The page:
Biting while mounting....Help?
Rebel bites when I even think about getting on his back. If I reach up to take a hold on his mane he throws his head around and bites. I've been giving him a quick swat on the nose when he does it but it just irritates him more. I've tried putting my foot in the stirrup until he relaxes and taking it out as a reward for relaxing, but that's not working either. I've been doing this since I rescued him last spring and its not working. I had my trainer tell me one thing about smacking him: "It's either gonna make him stop, or he's just gonna do it faster."
She promised to help me with it, but I'd like to hear from you guys too. :)
Have you checked for pain? This sounds like a case of an ill-fitting saddle, as he does it when you are getting on.
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Perhpas he needs to run into your boot as it goes in the stirrup? Sort of like an elbow, and, after all, he runs into it, not it into him....
I actually had an acquaitance tell me she has stopped any biting in her horses first time around...by biting them! That was a new one by me for sure, but she swears it works. She bites them right on the nose, much like another horse would do. Hard to do when you are mounting tho.......
No pain. He isn't sore on his back and the saddle is custom fit to him (His back is hard to fit, so we just spent the money to get one custom.)
I probably will end up trying to bite him though. I'm not finicky, and I'm game for any ideas :D
When you are going to get on, take your right rein and take some of the slack out of it, so he can't reach his nose around at you.
You could put a cavesson on him temporarily too, so he can't actually get you...sometimes they will stop if they can't physically manage to do it. But, that is just a temporary fix, and won't stop the behavior in and of itself, usually.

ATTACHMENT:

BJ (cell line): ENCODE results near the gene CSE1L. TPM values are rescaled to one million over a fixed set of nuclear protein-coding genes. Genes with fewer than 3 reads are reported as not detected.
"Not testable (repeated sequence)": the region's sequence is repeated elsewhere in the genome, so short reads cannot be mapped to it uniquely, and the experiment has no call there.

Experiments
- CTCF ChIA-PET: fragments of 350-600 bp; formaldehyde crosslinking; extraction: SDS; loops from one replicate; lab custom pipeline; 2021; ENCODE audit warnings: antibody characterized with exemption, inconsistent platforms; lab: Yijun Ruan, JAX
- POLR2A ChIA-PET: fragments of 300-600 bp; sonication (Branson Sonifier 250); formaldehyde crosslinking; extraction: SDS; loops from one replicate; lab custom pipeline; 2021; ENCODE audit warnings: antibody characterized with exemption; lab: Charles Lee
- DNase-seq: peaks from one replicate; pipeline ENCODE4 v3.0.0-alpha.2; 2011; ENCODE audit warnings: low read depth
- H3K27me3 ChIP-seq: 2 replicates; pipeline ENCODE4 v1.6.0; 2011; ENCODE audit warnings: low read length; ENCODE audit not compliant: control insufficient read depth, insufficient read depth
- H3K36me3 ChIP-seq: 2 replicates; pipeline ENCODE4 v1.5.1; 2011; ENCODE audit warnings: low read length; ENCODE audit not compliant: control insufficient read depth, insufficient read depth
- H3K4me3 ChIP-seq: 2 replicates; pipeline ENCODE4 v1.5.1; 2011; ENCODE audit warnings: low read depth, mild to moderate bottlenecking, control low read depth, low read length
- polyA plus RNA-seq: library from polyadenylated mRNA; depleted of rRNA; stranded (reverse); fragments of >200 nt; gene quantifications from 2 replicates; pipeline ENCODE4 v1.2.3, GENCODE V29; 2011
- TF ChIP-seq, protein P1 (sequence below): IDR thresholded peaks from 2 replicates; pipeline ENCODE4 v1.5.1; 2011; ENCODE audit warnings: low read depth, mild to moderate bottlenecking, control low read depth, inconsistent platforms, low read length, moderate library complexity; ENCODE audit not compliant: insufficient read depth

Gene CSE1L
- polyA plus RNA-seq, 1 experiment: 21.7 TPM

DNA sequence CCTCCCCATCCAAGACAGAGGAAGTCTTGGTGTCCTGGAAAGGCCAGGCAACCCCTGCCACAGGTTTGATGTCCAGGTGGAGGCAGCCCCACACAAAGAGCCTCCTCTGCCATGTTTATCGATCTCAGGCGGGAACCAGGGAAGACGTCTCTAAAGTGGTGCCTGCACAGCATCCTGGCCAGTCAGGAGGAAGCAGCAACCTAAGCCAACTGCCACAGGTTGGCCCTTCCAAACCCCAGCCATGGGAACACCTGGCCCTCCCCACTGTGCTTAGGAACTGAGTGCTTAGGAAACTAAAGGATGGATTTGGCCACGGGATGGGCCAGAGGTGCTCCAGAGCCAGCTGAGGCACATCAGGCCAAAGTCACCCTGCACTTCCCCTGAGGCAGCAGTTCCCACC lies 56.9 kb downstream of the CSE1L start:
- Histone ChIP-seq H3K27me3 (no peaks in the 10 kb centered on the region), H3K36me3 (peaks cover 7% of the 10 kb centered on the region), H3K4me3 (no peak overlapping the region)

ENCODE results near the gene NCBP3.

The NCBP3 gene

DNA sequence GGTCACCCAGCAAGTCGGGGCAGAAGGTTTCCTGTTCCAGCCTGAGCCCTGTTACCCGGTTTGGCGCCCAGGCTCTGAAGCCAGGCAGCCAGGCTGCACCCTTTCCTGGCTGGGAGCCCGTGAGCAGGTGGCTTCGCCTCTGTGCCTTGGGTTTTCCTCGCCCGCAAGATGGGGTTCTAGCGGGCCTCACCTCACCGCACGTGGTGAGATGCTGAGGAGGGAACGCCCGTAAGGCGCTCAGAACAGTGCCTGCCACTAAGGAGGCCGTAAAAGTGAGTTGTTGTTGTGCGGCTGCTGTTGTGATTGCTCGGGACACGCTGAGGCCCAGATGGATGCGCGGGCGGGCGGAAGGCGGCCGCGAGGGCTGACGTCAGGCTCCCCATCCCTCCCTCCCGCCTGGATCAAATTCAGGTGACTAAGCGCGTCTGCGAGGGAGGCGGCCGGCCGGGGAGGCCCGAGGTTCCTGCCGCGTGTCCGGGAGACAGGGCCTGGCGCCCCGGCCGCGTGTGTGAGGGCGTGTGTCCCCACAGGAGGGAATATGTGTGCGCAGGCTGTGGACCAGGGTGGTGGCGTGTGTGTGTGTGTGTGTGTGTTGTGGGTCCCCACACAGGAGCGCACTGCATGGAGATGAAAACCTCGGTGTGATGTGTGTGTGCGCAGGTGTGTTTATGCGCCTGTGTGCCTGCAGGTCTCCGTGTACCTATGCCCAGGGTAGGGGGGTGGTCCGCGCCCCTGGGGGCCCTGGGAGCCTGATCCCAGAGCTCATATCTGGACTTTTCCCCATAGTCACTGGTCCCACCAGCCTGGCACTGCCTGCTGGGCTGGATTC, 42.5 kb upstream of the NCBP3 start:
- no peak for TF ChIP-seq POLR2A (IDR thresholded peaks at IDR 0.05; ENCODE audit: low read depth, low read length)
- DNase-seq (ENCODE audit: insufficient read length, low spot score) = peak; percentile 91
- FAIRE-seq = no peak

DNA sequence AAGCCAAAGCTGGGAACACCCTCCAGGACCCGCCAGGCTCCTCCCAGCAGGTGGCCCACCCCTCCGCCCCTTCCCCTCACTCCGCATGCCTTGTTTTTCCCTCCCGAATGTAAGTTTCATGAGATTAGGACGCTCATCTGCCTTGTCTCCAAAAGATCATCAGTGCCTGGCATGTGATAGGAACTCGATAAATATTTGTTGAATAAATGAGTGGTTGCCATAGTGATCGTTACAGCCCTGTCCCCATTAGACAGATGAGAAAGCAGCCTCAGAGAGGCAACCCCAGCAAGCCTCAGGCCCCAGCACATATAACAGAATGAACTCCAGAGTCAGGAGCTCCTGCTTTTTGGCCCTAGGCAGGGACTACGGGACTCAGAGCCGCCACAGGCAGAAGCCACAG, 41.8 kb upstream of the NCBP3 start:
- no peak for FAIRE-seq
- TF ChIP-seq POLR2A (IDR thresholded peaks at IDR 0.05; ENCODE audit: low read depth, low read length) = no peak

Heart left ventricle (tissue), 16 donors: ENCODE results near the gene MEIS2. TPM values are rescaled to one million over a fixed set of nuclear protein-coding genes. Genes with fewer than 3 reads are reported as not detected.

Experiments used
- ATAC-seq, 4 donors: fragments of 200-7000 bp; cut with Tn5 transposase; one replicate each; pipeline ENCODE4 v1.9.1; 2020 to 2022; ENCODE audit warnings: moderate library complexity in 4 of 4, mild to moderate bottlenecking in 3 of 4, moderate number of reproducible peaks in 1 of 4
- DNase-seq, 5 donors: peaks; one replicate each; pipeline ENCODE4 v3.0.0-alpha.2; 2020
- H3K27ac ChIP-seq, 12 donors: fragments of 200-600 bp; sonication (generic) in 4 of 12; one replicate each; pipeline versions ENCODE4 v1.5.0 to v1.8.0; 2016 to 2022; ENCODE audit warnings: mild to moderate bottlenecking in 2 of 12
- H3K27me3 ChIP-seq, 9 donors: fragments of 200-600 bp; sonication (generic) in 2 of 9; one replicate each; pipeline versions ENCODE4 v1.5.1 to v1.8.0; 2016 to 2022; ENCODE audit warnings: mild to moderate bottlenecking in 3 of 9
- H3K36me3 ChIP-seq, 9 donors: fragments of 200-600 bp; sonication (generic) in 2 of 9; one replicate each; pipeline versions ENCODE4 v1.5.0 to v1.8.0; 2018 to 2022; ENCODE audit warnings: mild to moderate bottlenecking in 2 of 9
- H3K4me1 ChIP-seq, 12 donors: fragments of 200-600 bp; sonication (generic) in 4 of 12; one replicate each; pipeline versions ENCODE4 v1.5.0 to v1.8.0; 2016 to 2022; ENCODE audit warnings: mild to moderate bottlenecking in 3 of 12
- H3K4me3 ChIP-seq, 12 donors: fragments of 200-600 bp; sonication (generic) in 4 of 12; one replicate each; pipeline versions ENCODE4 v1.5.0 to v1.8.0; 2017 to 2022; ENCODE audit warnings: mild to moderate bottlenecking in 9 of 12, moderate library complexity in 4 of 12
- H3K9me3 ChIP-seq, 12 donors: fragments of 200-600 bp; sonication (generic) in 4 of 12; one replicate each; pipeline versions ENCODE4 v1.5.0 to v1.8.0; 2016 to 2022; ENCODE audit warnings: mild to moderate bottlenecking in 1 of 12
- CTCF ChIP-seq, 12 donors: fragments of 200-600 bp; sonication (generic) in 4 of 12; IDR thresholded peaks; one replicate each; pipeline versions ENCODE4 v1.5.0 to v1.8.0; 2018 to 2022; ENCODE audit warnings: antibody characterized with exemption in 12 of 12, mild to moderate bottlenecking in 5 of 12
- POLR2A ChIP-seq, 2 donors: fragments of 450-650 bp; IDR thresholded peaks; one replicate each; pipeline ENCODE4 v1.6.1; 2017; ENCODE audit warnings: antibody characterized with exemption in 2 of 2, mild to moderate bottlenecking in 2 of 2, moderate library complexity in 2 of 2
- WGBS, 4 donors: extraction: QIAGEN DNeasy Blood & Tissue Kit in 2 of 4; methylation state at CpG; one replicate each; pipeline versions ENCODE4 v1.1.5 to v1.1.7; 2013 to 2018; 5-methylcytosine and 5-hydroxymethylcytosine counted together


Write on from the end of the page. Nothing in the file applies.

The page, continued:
I will have to try and dig out some of my books, as I've never had to deal with a horse that kept up the behavior beyond one or two half hearted attempts. Usually a knee, elbow, or crop to the muzzle as they are attempting stops it cold. Use the crop as a 'barrier'...and he won't be able to evade it like your hand...he goes to bite, he meets the crop. If he doesn't know to keep his head out of your space at other times, you may need to teach him that, as essentially when he is doing it when you mount, it means he's not regarding your space in a respectful manner.
Have you tried putting enough tightness (can't think of the other word for it) in the right rein so he can't reach around and bite you?
Also, try having someone hold him for you while you practice mounting him. I used to do this with my chinchy lesson horse, and when she would try to bite, she would get a quick swat on the nose and wouldn't even bother the person tightening her cinch. Maybe it could work for mounting?
Shay-las mom owns a Quarab mare like that - she's just a witch no matter what you do. She'd rather be eating, and she's ridden infrequently enough that she thinks she can get away with murder. It doesn't matter if it's bareback or a saddle, if you don't watch her, she'll whip around and take a chunk out of you.
Quite simply, I resolved this by letting her get the full force of my boot to the nose as she swung her big head around. It only took once or twice for her to figure out it's more comfortable to just let me ride for half an hour.
In this instance, snugging up the rein didn't work, as she is not ridden in a bit, and anytime she'd whip her head around, she'd crank the hackamore down and then freak out and start backing up.
If he'll do it as soon as you grab mane, it could work to your advantage to work the ever loving snot out of him. Get a lunge line, rig him up, and as soon as he goes for you, send him off with a lot of noise and whip popping and make him WORK. Keep sending him off every time he goes for you until he's ready to stand still and behave.
^^MM-that is exactly what we do to make them stand still.....and really does work. It is once again-making the right thing easy, and the wrong thing(moving) difficult. Works every time. But will depend upon when that head swings around.
I'd whack him harder and several times if I had to. What you're doing isn't enough to make him stop so give him harder consequences. Don't be afraid of making him head shy because the biting problem is far worse and more dangerous to you. Pull your foot out of the stirrup and use the palm of your hand on his face and nose and drive him backward a few steps. Be fast and merciless with it and soon he will realize that biting you isn't worth it.
does he do it to a particular side? Put some tension on the opposite rein. That prevents him from reaching around and getting you.
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